Immigration and America’s mistake
Letter to the Editor | Wednesday, April 19, 2006
The United States has made a mistake. This mistake has made life very difficult for some of those around us, and has even cost some people their lives. Thankfully, there is something we can do about it.
The mistake is in our immigration system. More specifically, it is that as the demand for labor in this country grew, the government didn’t raise the quotas of visas issued. However, visas or no visas, if there are jobs, the people will come – and they did. Restaurants, landscapers, farm owners and many more all hired them for the low-wage jobs. As many have noticed, government officials have made no significant efforts to crack down on these employers. These oficials must have realized that the employers, and our nation, needed the immigrants’ labor. Now, there are roughly 11 million undocumented immigrants living in the United States.
It is not the American citizens who suffer in this situation. “Undocumented [immigrants] add at least $22 billion, in total, to the economy each year” (“and legalizing their status would increase that amount”). (www.lulac.org) Furthermore, we can see that it has not harmed job opportunities in our country: “during the period of high immigration in the 1990’s, real wages actually increased across all income levels, including those of the poorest 20 percent of American households, while the national unemployment rate fell below four percent (www.pfaw.org).” While some Americans fear that these immigrants are a drain on our social services, the facts would suggest otherwise. Undocumented immigrants are ineligible for many public federal assistance programs and “all immigrants, regardless of status, will pay on average $80,000 per capita more in taxes than they use in government services over their lifetime (www.americas.org).” Though many Americans are unaware of this, undocumented immigrants do pay income, sales, gas and property taxes. Perhaps some taxes on migrant workers, whose earnings may go unrecorded, cannot be enforced, but of course, this would change with legal status. Most undocumented workers though, receive paychecks like everyone else and, like everyone else, they get money taken out for Social Security, but it is money that they will never collect on. Because of this, the Social Security system has gotten “approximately $420 billion from the earnings of immigrants who are not in a position to claim benefits” (as of 2004, www.immigrantsolidarity.org).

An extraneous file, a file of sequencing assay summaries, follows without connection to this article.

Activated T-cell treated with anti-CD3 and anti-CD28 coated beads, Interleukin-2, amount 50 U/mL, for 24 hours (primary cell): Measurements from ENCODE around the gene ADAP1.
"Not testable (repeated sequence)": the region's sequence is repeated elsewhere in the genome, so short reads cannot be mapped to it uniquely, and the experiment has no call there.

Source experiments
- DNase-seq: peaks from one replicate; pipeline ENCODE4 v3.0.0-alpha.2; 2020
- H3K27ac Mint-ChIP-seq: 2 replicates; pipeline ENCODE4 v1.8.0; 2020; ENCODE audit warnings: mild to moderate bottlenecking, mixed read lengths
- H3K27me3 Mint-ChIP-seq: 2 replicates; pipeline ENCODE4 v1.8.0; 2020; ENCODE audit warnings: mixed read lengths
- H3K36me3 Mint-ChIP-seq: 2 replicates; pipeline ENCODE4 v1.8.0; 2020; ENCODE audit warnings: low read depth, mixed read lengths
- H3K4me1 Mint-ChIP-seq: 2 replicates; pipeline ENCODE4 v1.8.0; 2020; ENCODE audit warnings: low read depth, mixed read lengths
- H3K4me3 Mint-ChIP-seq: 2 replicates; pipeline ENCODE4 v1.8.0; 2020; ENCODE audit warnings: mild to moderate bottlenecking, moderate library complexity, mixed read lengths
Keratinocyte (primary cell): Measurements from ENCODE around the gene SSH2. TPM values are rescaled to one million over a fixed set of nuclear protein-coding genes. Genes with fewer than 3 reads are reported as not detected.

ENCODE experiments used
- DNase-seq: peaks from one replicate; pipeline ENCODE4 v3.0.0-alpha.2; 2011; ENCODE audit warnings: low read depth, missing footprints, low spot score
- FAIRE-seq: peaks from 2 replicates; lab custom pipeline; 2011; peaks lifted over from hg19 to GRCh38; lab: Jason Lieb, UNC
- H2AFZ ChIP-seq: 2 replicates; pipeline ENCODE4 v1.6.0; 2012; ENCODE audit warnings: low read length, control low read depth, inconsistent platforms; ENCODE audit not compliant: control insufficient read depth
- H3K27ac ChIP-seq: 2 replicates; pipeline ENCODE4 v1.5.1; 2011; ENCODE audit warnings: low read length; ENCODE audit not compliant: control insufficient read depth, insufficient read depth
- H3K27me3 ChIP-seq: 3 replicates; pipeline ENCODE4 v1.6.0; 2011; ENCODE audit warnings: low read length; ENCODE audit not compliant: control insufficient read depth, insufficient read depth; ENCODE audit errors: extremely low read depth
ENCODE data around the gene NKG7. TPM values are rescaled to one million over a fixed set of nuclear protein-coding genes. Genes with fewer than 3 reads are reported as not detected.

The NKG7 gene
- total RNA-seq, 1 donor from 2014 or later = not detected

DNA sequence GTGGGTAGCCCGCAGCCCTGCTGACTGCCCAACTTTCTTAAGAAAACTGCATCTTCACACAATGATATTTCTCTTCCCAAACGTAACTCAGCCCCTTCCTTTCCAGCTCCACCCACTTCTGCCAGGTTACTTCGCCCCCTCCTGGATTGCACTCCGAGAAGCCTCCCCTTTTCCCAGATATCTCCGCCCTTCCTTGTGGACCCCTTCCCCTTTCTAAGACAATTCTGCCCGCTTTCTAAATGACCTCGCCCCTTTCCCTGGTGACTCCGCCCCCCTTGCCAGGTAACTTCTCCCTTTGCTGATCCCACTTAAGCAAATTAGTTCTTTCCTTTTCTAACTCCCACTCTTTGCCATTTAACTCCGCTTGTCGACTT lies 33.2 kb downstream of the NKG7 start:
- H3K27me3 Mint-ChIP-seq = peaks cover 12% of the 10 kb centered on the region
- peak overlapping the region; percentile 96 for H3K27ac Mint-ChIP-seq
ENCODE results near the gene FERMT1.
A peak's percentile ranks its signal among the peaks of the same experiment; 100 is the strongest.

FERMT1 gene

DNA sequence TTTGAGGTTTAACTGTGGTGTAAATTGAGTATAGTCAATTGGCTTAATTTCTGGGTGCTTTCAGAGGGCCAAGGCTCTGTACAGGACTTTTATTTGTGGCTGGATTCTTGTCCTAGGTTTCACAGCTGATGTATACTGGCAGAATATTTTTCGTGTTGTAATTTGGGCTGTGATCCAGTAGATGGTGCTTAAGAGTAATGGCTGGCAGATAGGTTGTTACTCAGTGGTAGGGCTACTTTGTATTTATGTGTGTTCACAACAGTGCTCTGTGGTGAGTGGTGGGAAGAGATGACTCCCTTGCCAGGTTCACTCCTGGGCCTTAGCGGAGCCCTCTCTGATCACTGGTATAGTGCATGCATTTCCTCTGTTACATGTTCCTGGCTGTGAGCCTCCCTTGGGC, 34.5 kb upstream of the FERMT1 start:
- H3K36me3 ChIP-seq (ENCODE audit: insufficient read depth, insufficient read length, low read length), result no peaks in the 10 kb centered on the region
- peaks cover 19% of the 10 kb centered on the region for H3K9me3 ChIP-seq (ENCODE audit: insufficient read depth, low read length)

Though Americans do not suffer in this situation the undocumented immigrants certainly do. They have a much more difficult life because of their immigration status. Families are separated. Fathers who come alone to work in the U.S. will often not see their wives and children for two or three years. Similarly, families who have come here together, or people who have started families once they have arrived here, will not go back to visit their families. They do not want to risk bringing their children (or themselves) across the border any more than they have to. Grandparents do not see their grandchildren; adults have a tough decision to make if they want to visit a dying relative back home. And, though most people make it safely across our border, many have also died trying. According to CBS News, “upwards of 1,000 a year are dying” trying to cross the border. Those who do arrive here find themselves in a country where they lack basic rights. It is a situation of taxation without representation and at times, intimidation.
Sadly, this situation is the best option for many people. Jobs in the native countries of many are scarce and very low-paying. These undocumented immigrants chose to come to our country even though it’s risky and our country would not grant them any rights. True, they did not have to come. It was a choice. But what we have to ask ourselves is – do we feel like continuing to deny these people their rights? Do we want to be a country that takes advantage of people whenever possible?
Also, we shouldn’t forget that the people who are here without documents are already part of our country. Our children go to school together; we go to the same church. We see people who don’t have documents everyday, in passing or while they are working. Sure, we could support legislation that makes these people’s lives more difficult, but why?
If our government passes legislation that allows undocumented immigrants to get visas, this country will be fixing its mistakes. Some people though, would prefer that we show the world that we stand by our laws – be they just or unjust. Some think that we should punish the weakest members of our society for breaking a law that our own government has ignored.
I would prefer to be part of a country that can admit its mistakes, fix them, and move on. Please, support legislation that helps the immigrants who don’t have documents.
Megan JohnsonseniorPasquerilla East HallApril 16